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/LIVE REVIEW: Kaki King’s The Neck Is A Bridge to the Body

LIVE REVIEW: Kaki King’s The Neck Is A Bridge to the Body

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“As I’m playing, these images are telling this entire amazing story of creation, and travel, and how the guitar perceives itself, and all of this will happen as I’m playing live”  

We often personify objects that are important to us. People name their cars, feel personal attachments to their childhood stuffed animals, or share deep secrets with their diaries. So even if Kaki King’s relationship with her custom-made Adamas guitar may sound a bit quirky, it is 100% understandable. We have all felt obsession and dependence on the inanimate, a feeling that increasing acutely when that object is the medium of our artistic expression. King has been playing her unique guitar stylings for some thirty years now, and as with any long-term love, there have been ups and downs.  “At this point I’m just a student,” she says. “What I love about the guitar and music is that there will always be more to learn.  I always hated the term ‘Guitar Goddess’ because of how utterly obnoxious it sounds.  Now I just ignore everything that anyone has to say about my playing.  I’m the only one who knows how much more I hope to accomplish.”

King’s unique and finessed guitar technique centers heavily around percussive finger picking and percussion, shifting from foreceful slaps to graceful, lightning-fast plucking, typically utilizing unorthodox tunings and complex rhythms.  She plays with painstaking precision, speed and care.  But King is just as interested in exploring the ideas behind the intrument’s very existence as she is in manipulating the sounds that come from it, and that is how her latest project, The Neck Is A Bridge To The Bodyformed.  Funded via a Kickstarter campaign, The Neck Is A Bridge To The Body is a collaboration with Glowing Pictures.  Together, they created a one-hour multimedia audio/visual instrumental performance that centers around King’s guitar rather than King herself. In order to remove emphasis from herself, King used the white guitar as a projection screen, with images and lights projected onto the guitar as well as the large screen in the background.  “I knew I wanted to develop a lighting design for my solo show so I started looking at all kinds of options.  I learned that projection mapping could be done on a small scale, so I started to think about set pieces I could bring with me to project on.  Once I realized that I could project onto the guitar itself the ideas really started to flow–that was the key element.”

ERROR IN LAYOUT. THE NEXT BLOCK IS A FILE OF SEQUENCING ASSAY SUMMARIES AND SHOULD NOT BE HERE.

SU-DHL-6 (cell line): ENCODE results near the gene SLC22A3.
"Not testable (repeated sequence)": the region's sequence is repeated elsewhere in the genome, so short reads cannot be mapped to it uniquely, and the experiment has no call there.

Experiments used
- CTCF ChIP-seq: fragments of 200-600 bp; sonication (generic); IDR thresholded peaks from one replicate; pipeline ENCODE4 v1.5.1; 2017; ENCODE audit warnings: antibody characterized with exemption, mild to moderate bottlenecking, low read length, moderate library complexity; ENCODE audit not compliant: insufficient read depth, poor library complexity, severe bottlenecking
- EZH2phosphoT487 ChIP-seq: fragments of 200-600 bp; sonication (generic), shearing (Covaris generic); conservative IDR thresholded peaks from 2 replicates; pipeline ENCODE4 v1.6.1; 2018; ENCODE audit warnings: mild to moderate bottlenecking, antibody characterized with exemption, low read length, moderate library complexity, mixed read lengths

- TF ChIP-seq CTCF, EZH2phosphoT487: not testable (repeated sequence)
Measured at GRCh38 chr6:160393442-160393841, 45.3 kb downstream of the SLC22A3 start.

King had reached out to several video production houses, but Glowing Pictures came back with the most interest.  “I liked their aesthetic and their enthusiasm about trying something completely new like this,” King says.  “I approached them with a very basic idea: let’s do some projection mapping while I play guitar.  I had nothing else at the time, and I didn’t even know that I could project directly onto the guitar itself.  The songs and the script came out of months of conversations that followed.”

For the project to become what it would be, however, King needed a boost, so she turned to her fans.  “When we finally settled on a design and script for the show I realized that it was going to be way beyond my means to produce by myself.  Video and animation can be extremely expensive to create, so I turned to crowdfunding.  I looked at it basically as an open, fair marketplace, and I am so grateful to everyone who helped me go way beyond the goal.  Every cent has been put into the show and it made a tremendous difference.”